Bray: Obviously, it’s going to be an optional portion of our feedback forms, but we are including questions that are defocused so that we can begin to build the database that doesn’t exist. There are people focusing on this in different ways, more and more. Without the data at hand, it’s going to be hard to track the changes. Trying to plug it into all the things we do, where we can, and where it’s appropriate.
Joanna Sciarrino: Hi, this is Joanna. I was just wondering, I know you’re in the planning stage for the 2021 forum, but what could people expect for that?
Bray: Well, we’re working on the programming right now. That’s what Rebecca and Katie are helming. We’ve divided and conquered. They’re in their second year of another digital iteration. This year, they did an amazing job and actually held multiple sessions over about four weeks. It’ll be a more condensed version of that this year but looking to continue the conversations about financial empowerment and diversity. They’re looking at an amazing lineup of speakers. I don’t want to have any spoiler alerts. June is the timing for that. It’ll be an interesting thing to watch. We’ll probably start all of our promotion around that in the May timeframe.
Cat Wolinski: Hey, this is Cat. What are some words that you think publishers and media companies can create? Not only the conversations around equity and representation in wine, but that action piece that’s needed.
Bray: Hire writers of color, hire women, pay well, have pay equity. It’s a lot of the same issues, right? I started in publishing in 2008. I moved to New York to write, and that was such a great career move, given what happened to publishing. That’s why I took a job at Alphabet City Wine Company. It helps pay the bills. There’s been a big movement since that time for people, for unpaid labor. We see it everywhere. “This is just free promotion for you. Do this, and we’ll get the word out for you.” We have to pay people for their work and their time and recognize that, even when it is for an editorial situation or a shoot. I think if you want more diversity, you have to be willing to help people pay their way and pay living wages for things and have fair rates and be transparent about your rates.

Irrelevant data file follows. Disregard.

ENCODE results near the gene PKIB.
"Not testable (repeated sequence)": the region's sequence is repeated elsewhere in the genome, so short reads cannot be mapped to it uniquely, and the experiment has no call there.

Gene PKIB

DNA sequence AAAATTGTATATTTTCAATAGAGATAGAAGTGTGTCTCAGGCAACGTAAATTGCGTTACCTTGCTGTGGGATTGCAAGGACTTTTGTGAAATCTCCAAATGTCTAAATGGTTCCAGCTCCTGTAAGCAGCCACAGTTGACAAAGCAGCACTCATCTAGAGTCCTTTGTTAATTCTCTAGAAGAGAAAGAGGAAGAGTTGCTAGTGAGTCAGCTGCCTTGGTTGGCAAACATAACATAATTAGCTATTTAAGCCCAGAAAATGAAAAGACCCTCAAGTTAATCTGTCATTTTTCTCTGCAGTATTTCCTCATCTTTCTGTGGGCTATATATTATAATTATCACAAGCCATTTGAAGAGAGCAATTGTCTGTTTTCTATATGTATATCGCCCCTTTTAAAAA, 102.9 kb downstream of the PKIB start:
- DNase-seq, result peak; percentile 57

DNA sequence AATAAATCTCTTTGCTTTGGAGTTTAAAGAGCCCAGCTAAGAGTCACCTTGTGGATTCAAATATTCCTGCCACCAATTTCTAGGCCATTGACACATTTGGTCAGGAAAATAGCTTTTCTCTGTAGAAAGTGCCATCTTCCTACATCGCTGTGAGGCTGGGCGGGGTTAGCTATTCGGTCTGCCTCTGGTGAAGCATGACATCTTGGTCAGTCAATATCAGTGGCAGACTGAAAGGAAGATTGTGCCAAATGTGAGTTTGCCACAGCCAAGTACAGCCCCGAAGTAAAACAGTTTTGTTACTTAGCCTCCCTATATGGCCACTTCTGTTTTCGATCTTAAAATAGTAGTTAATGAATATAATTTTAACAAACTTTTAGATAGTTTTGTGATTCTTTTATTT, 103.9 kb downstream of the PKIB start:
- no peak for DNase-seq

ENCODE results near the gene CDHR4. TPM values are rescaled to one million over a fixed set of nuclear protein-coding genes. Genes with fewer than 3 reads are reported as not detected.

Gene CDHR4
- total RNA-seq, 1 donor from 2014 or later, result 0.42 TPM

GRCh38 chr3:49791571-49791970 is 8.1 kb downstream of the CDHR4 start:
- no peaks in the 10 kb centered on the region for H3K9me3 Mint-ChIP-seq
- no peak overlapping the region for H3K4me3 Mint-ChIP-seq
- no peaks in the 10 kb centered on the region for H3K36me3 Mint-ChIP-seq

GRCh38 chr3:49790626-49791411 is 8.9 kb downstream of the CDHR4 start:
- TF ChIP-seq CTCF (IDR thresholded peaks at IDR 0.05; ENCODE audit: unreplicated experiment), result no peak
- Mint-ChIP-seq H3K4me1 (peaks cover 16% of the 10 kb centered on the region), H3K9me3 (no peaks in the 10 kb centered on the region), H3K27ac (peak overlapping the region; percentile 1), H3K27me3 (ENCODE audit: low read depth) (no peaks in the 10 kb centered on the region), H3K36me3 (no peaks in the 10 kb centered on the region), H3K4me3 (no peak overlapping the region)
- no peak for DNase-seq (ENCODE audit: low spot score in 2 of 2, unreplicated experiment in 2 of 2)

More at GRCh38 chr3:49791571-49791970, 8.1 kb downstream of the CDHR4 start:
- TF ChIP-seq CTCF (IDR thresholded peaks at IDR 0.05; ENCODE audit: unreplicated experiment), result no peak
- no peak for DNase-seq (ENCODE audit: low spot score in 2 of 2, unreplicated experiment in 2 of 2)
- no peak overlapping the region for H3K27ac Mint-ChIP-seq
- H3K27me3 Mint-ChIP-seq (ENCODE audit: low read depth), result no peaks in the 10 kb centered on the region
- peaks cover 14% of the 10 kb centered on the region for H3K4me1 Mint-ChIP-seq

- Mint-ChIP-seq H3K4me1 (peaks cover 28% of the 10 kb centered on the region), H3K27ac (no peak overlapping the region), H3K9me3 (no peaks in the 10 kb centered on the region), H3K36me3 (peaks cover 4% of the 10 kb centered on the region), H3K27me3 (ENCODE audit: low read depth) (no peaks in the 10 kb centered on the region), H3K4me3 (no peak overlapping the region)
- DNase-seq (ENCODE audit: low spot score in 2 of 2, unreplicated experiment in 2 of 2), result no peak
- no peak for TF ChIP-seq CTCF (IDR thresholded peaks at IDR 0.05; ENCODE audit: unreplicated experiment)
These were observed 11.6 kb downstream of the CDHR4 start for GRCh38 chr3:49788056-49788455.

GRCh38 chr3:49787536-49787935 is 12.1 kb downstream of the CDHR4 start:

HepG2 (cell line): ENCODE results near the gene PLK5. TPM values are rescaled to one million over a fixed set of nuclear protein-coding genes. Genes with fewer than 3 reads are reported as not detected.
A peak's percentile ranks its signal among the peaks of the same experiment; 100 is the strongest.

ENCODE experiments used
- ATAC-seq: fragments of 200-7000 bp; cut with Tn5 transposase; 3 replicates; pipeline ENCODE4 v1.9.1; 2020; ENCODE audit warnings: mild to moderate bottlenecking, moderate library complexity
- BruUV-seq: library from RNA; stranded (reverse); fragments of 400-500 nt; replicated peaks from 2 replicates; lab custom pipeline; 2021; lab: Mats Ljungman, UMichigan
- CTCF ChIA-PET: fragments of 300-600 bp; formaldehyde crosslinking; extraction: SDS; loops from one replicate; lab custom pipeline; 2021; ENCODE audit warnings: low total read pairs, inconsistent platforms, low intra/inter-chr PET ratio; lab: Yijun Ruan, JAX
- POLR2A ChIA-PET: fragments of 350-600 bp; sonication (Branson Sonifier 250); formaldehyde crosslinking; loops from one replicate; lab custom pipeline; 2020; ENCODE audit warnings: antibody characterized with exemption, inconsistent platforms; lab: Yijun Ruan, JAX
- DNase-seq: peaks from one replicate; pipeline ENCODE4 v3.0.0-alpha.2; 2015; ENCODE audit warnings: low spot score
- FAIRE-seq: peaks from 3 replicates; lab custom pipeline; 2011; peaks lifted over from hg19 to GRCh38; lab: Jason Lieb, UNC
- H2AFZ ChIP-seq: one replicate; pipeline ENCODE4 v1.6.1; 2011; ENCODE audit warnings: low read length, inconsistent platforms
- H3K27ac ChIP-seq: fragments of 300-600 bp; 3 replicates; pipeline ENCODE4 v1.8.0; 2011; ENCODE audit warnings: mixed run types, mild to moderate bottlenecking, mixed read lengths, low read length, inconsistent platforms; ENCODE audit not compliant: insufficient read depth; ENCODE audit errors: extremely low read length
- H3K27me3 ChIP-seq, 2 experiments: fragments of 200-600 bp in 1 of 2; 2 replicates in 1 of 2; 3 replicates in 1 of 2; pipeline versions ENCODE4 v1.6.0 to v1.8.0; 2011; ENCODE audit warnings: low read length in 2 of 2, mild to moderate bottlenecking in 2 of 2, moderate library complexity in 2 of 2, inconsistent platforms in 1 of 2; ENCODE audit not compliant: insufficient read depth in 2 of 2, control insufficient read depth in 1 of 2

Stacionis: Those are definitely the answers, but I usually try to push things a step further, just because I love debate. First of all, I have a lot of friends who fit one of the minority checkboxes. Suddenly, everybody wants to talk to them because they’re the “woman winemaker” or if they’re the “black sommelier” or if they are the “disabled queer viticulturalist.” It’s annoying. There’s a lack of transparency often on the part of the press of “we know we’re supposed to be more diverse.” That’s great, but you’re not fixing the problem other than scratching the surface. To go a little deeper, I think that publications need to be writing about these exact issues. This is an issue, call it out. It’s a problem in our own industry, it’s a problem in our own business that we’re trying to figure out and this is our first step. Everybody needs to be paid more, I want to pay my people more, but I don’t have the money. My point always comes back to: the guests or the consumers need to understand the issues so that they are willing to pay more for the services. We, as businesses, can pay more for the people that are working for us, because it always comes back to me and it sucks. It sucks knowing that you’re part of the problem, but you can’t charge your guests more, because they’ll throw a fat fit. They won’t come in, they’ll give bad reviews, and it’s not worth the high price tag. This is literally what the problem is. If you want to go out to eat or you want to buy a bottle of wine, you’re going to need to pony up. I mean, pointing out that winemaker is not enough.